Commenting on President Ouattara’s performance, the youthful but enigmatic Soro had this to say: “In four years of his presidency, Cote d’Ivoire has changed economically and in terms of infrastructure. Even when you do not like the hare, we must recognise that it runs very fast.”
Political dinosaurs
He added: “Whatever our political persuasions, we must recognise that in four years, Alassane Ouattara has changed the face of Cote d’Ivoire.”
Unholy alliance
In Guinea, all four known political dinosaurs plus four other less known hopefuls have been cleared for the presidential race.
The leading four are the incumbent President Alpha Condé, opposition leader Cellou Dalien Diallo, as well as ex-Premiers Sidy Toure and Lansana Kouyaté – third and fourth place winners in the 2010 polls.
Mr Diallo, Mr Touré and Mr Kouyaté had all served as prime ministers under President Lansana Conté.
It was in an attempt to outflank President Condé, that Mr Diallo prematurely sought an alliance with the former junta leader, Gen Moussa Dadis Camara. The move has thrown a spanner in the works and could spell ill for Mr Diallo’s march to state house.
Mr Diallo’s alliance with Gen Camara – whose party is unregistered – has severely been criticised, not only by the opposition parties, but also by the civil society.
It remains to be seen if Mr Sidya Touré and Mr Lansana Kouyaté will rally behind Mr Diallo in the event of a runoff so as to get rid of their common enemy – President Condé.
Mr Diallo is likely to emerge ahead as in 2010 due largely to the ethnic vote from the majority Fula community, who are conscious that they have never been closer to getting power than now.
President Condé could be feeling more unsure than any of his rivals after failing to get a majority in parliament despite of procrastinating for three years to win support.
Three front runners
Hence, in the event of a run-off, none of the other three front runners (Diallo, Touré and Kouyaté) will want to rally with President Condé, whose coalition chances rest with weaker candidates.
In spite of the loud calls from the opposition for equal representation on the electoral commission and equal access to the national media, which have not been addressed to their satisfaction, the polls will go ahead.
Open bout
The presidential race in Burkina Faso will be an open fight between 14 out of the 22 initial candidates, who include two women. None of them has contested before.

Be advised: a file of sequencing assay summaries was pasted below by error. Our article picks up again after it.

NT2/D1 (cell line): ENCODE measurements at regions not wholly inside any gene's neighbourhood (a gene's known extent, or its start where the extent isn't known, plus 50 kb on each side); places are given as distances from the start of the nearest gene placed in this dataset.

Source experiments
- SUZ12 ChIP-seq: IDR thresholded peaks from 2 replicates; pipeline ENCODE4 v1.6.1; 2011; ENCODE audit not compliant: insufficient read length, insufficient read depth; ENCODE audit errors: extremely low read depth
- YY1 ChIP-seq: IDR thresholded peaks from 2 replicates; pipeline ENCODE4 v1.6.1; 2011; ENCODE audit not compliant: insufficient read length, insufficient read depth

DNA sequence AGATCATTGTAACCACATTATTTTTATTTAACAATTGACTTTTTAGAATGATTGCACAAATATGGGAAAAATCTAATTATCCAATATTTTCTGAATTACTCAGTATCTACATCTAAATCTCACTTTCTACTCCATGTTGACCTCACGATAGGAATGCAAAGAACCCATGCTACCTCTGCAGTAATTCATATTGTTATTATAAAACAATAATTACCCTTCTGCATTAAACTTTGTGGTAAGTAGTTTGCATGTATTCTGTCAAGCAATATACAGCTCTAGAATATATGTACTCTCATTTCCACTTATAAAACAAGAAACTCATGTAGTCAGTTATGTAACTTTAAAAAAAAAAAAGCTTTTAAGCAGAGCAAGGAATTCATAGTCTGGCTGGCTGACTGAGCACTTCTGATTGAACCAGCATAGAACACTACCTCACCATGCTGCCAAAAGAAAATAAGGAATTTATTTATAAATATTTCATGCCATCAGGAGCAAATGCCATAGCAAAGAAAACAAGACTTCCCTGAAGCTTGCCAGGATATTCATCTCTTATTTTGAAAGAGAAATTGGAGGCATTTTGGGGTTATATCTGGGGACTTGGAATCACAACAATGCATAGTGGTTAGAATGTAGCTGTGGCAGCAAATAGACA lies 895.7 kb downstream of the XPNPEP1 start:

Out of the 14, three could emerge as the frontrunners. They are the popular former opposition leader, Zephirin Diabre, rights activist and lawyer Stanislas Bénéwendé Sankara, and Roch Marc Kaboré, the former House Speaker under the ousted Compaoré.
Other powerful candidates in the previous government were sidelined for their open support to the Compaoré’s agenda: fiddling with the constitution to ensure an unlimited presidential mandate.
Given their wealth, they were going to be formidable candidates, particularly one Djibril Bassolé, who was President Compaoré’s gendarmerie general and later Foreign Affairs minister.
Rivals were cleared
Though a victory by such former regime stalwarts would not have necessarily meant a reincarnation of the Compaoré state, chances were that the former leader would have gone scot free of possible assassination charges involving the late revolutionary leader Thomas Sankara.
Mr Marc Kaboré – the only Compaoré ally standing as a candidate – was spared for having abandoned the regime long before the civil uprising that drove the strongman out of power.
The likely runoff is billed to be a race between Mr Diabre and Mr Kaboré.
In the light of a possible victory for Mr Diabre, there is speculation that he could tap Bénéwendé Sankara, the late Sankara’s family lawyer, as his prime minister.
But Mr Diabré seems to have doubts about the fairness of the poll. Shortly after his rivals were cleared, he expressed suspicion about fraudulent practices in the countdown to the vote.
Without naming anyone explicitly, he warned the election commission of “creating an electoral hold-up”.
Some believe he could be suspecting a military intervention in the aftermath of a contested poll by some of the presidential hopefuls, Guinea-Bissau style.